Now that we’ve moved fully into fall, it’s dark most mornings when Koko and I go out walking. Not that either of us mind. I like the stars, and it provides her with cover to surreptitiously snack on things that she otherwise wouldn’t be allowed. Because I can’t tell, when her little face is buried in the grass, is she sniffing, or is she eating?
Just like when I got back to the house and looked at the debut of Koohan Paik’s latest venture, New Pacific Voice, and saw my Honolulu Weekly article on depleted uranium prominently displayed as the lead story, replete with the same graphic and video link, I couldn’t tell, is she is stealing outright, or is she just shockingly ignorant of copyright laws?
The Weekly editor sent her an immediate take-down order. I wonder how many other publications and/or writers will be annoyed to see their work reprinted in full without their permission, and in the case of my story, with no attribution even to the source.
Moving on to other ethical matters, the Garden Island today brings news that two members of the Charter Commission have formally resigned: attorney Jonathan Chun, because he’s worried about conflict of interest; and Carol Ann Davis-Briant, who claims her efforts on behalf of a county manager proposal have been intentionally stymied.
Let’s start with Carol Ann. As is often the case, unless you’re a player, it’s hard to know exactly what happened in the locker room. So like many Kauai residents, I look at who’s on the team to get a sense of what might have gone down. I do know Barbara Bennett to be a straight shooter, so I take her at her word when she’s quoted as saying:
“The Charter Review Commission is committed to moving this process forward as that is the Charter Review Commission’s job. Any comments from Carol Ann’s resignation stating that the commission blocked or created barriers — they are misconceptions by Miss Davis.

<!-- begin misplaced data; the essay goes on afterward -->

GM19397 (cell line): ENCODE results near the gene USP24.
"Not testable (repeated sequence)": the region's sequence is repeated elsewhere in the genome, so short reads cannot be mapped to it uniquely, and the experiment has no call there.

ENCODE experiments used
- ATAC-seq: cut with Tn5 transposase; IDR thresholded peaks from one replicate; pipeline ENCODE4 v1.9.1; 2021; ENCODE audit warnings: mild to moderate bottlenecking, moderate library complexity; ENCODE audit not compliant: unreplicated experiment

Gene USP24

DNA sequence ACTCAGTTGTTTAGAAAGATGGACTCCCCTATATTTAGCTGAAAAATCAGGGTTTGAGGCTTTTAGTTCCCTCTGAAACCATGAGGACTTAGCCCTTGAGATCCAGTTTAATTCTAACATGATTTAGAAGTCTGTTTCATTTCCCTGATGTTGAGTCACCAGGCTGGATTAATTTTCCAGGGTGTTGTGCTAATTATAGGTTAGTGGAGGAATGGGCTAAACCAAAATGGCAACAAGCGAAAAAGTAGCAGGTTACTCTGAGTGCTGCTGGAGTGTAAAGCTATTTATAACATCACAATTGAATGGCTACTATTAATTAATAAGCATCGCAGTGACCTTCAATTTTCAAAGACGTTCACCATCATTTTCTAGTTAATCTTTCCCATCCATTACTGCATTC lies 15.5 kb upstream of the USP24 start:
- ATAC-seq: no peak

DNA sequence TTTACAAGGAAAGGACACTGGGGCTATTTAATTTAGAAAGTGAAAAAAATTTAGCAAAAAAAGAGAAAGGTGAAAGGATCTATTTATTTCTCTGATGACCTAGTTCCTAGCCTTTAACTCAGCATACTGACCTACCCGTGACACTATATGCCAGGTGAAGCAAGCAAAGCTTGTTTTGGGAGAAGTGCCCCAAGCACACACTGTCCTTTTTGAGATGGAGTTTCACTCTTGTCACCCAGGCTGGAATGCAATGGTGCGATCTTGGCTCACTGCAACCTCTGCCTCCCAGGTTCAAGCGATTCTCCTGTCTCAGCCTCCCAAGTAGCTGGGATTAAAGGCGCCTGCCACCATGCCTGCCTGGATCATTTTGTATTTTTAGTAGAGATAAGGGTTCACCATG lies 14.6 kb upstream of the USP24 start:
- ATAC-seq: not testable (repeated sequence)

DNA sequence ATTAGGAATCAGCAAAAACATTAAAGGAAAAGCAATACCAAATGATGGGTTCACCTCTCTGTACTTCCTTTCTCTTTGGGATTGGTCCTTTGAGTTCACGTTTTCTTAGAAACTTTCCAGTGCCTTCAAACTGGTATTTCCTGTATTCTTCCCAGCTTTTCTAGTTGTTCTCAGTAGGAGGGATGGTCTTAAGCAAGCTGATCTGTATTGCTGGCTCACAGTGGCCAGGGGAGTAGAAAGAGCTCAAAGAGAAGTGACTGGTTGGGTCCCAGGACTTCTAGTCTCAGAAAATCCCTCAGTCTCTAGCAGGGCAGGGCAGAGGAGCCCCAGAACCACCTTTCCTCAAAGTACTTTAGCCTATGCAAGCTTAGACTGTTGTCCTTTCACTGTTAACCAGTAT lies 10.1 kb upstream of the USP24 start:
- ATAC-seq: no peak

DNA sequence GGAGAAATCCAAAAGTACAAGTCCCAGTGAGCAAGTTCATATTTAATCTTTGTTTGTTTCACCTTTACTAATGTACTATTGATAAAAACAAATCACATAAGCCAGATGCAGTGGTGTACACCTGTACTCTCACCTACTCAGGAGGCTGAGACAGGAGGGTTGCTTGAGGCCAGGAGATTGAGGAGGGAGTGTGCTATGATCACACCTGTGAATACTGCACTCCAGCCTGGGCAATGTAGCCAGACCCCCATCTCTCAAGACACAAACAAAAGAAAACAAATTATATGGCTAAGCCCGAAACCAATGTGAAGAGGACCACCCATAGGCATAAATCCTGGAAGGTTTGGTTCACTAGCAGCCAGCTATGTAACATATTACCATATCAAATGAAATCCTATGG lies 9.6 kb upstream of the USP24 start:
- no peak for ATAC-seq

“We didn’t block anything, we didn’t create any barriers,” Bennett said. “We were in a process that was derailed by her resigning. ... I don’t want anybody to think this isn’t going to be taken care of.
But then I see that Sherman Shiraishi is the chair of that commission, which makes me think, OK, a lot of smarmy stuff could have being going on, especially behind the scenes. And since Barbara isn’t a political person, she likely wouldn’t even be aware of it. So I'm left not knowing what the true story really is.
And then you’ve got Jonathan, who is following in the footsteps of KEDB Director Mattie Yoshioka. Mattie previously resigned from the Charter Commission in the wake of an “advisory opinion” by the Board of Ethics that she should not appear before the County Council while serving on any county boards.
Apparently Jonathan grew weary of waiting for the Board to take an unequivocal stand on his owm request for clarification. There’s no excuse for the Board’s waffling on this issue.
Still, it’s kind of hard to know what, exactly, needs to be clarified when the Charter language is pretty darn clear:
No officer or employee of the county shall appear in behalf of private interests before any county board, commission or agency.
But then, Act 205 regarding no overnight accommodations on ag land is also pretty darn clear, and folks are still trying to “clarify” it into meaning something that better suits their own purposes. That's the thing about legal opinions. They're just opinions — issued by people who often have vested interests.
While it seems that it was proper for Mattie and Jonathan to resign, and other folks, like attorney Lorna Nishimitsu, who regularly do business with the county should follow suit, the whole issue raises a number of other thorny questions.
For starters, are the members of the Board of Ethics always ethical enough to be passing judgment? I know of one former member who flat out lied in a sworn affadavit, which certainly cast doubt on her ethical standards.
Then there’s the question of just who will serve on the county’s boards if all the insiders are removed. Since many of the movers and shakers are paid by their employers for the time they spend in service, it becomes a much greater sacrifice, especially in this economy, for folks to serve when they must do so without compensation. Perhaps people should be paid for the time they’re asked to spend in the middle of the work day. It might generate more general interest in serving on a board.
And is it any more ethical for someone like Sherman Shiraishi, who may not be personally appearing before the county, but has incredible insider connections and influence, to serve on a county commission?
Finally, is there any way to truly de-politicize what is inherently a political process, since elected officials are the ones who are approving these commission appointments?
In a small community, with an even smaller number of people who are actively involved in public affairs, folks are bound to have their fingers in a number of pies.
That's clear. What's less clear is how to be certain their public service isn't just a guise for self-service.